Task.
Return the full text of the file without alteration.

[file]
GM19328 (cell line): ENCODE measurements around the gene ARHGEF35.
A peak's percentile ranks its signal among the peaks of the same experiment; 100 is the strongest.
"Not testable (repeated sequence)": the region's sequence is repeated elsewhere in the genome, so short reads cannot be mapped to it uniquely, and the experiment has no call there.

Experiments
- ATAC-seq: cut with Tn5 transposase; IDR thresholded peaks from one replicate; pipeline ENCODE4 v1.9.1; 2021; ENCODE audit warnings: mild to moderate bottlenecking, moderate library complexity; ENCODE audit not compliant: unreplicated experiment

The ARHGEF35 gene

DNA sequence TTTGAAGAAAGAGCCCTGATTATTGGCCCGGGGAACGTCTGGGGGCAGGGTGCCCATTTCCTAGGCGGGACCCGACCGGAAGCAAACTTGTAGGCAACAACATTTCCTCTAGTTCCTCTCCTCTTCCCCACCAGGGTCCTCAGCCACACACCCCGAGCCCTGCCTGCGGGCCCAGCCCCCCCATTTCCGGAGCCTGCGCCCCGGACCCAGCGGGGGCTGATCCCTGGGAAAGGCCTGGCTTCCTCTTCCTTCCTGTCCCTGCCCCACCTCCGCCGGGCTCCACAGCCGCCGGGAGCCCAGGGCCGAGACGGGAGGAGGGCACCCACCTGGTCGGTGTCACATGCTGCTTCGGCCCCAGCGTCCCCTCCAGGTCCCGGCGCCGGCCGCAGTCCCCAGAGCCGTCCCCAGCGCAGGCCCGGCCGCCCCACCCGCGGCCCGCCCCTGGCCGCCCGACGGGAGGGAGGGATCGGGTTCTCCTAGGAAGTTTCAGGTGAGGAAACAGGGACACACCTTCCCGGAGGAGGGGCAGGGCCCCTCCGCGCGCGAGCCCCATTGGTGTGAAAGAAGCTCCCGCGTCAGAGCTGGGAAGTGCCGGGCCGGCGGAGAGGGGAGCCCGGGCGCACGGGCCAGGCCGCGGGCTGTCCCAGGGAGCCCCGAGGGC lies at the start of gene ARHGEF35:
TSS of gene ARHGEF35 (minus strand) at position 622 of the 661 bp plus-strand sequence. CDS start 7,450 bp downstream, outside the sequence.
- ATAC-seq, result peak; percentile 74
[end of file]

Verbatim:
GM19328 (cell line): ENCODE measurements around the gene ARHGEF35.
A peak's percentile ranks its signal among the peaks of the same experiment; 100 is the strongest.
"Not testable (repeated sequence)": the region's sequence is repeated elsewhere in the genome, so short reads cannot be mapped to it uniquely, and the experiment has no call there.

Experiments
- ATAC-seq: cut with Tn5 transposase; IDR thresholded peaks from one replicate; pipeline ENCODE4 v1.9.1; 2021; ENCODE audit warnings: mild to moderate bottlenecking, moderate library complexity; ENCODE audit not compliant: unreplicated experiment

The ARHGEF35 gene

DNA sequence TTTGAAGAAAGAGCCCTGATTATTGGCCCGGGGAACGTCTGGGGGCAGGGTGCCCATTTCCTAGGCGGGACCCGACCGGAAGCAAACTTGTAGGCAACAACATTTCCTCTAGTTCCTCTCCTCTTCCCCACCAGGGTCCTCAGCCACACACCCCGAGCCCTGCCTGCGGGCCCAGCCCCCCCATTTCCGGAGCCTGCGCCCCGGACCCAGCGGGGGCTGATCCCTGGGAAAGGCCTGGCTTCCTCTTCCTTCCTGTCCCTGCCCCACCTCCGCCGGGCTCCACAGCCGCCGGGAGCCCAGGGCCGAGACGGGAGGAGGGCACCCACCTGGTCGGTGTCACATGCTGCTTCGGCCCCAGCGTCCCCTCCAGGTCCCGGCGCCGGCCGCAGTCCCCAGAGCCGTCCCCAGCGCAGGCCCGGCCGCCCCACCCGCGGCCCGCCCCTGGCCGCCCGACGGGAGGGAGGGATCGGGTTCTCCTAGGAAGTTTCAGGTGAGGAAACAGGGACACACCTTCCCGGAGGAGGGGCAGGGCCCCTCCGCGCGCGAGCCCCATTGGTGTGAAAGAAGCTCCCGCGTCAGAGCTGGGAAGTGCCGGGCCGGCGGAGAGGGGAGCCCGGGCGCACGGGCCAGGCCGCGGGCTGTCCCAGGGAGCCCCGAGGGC lies at the start of gene ARHGEF35:
TSS of gene ARHGEF35 (minus strand) at position 622 of the 661 bp plus-strand sequence. CDS start 7,450 bp downstream, outside the sequence.
- ATAC-seq, result peak; percentile 74